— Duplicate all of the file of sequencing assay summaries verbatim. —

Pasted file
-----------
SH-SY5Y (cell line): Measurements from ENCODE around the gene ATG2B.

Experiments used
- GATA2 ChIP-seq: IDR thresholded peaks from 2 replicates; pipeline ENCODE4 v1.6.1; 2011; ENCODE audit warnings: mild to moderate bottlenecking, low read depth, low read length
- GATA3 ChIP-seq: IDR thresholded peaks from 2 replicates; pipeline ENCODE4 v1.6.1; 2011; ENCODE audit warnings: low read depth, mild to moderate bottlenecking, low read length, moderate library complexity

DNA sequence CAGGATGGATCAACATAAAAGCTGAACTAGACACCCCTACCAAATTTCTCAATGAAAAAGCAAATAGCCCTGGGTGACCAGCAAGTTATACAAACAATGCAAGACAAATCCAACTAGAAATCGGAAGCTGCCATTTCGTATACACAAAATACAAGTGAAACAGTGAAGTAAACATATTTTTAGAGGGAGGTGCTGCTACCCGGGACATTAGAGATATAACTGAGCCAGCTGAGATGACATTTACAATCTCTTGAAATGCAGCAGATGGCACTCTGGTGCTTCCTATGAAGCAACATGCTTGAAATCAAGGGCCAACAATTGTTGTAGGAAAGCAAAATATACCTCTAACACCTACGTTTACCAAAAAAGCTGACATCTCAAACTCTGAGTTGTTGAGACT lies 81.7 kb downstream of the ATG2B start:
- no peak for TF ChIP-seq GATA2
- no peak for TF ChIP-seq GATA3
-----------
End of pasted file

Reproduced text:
SH-SY5Y (cell line): Measurements from ENCODE around the gene ATG2B.

Experiments used
- GATA2 ChIP-seq: IDR thresholded peaks from 2 replicates; pipeline ENCODE4 v1.6.1; 2011; ENCODE audit warnings: mild to moderate bottlenecking, low read depth, low read length
- GATA3 ChIP-seq: IDR thresholded peaks from 2 replicates; pipeline ENCODE4 v1.6.1; 2011; ENCODE audit warnings: low read depth, mild to moderate bottlenecking, low read length, moderate library complexity

DNA sequence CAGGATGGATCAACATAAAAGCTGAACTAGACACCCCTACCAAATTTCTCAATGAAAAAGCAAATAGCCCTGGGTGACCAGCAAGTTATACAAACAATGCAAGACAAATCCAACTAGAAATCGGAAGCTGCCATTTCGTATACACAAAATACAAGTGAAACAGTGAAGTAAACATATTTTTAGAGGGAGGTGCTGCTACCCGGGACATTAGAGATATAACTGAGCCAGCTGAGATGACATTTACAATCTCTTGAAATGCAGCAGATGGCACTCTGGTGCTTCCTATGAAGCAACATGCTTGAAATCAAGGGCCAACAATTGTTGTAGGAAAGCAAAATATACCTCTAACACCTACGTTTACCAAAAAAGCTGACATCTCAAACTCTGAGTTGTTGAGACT lies 81.7 kb downstream of the ATG2B start:
- no peak for TF ChIP-seq GATA2
- no peak for TF ChIP-seq GATA3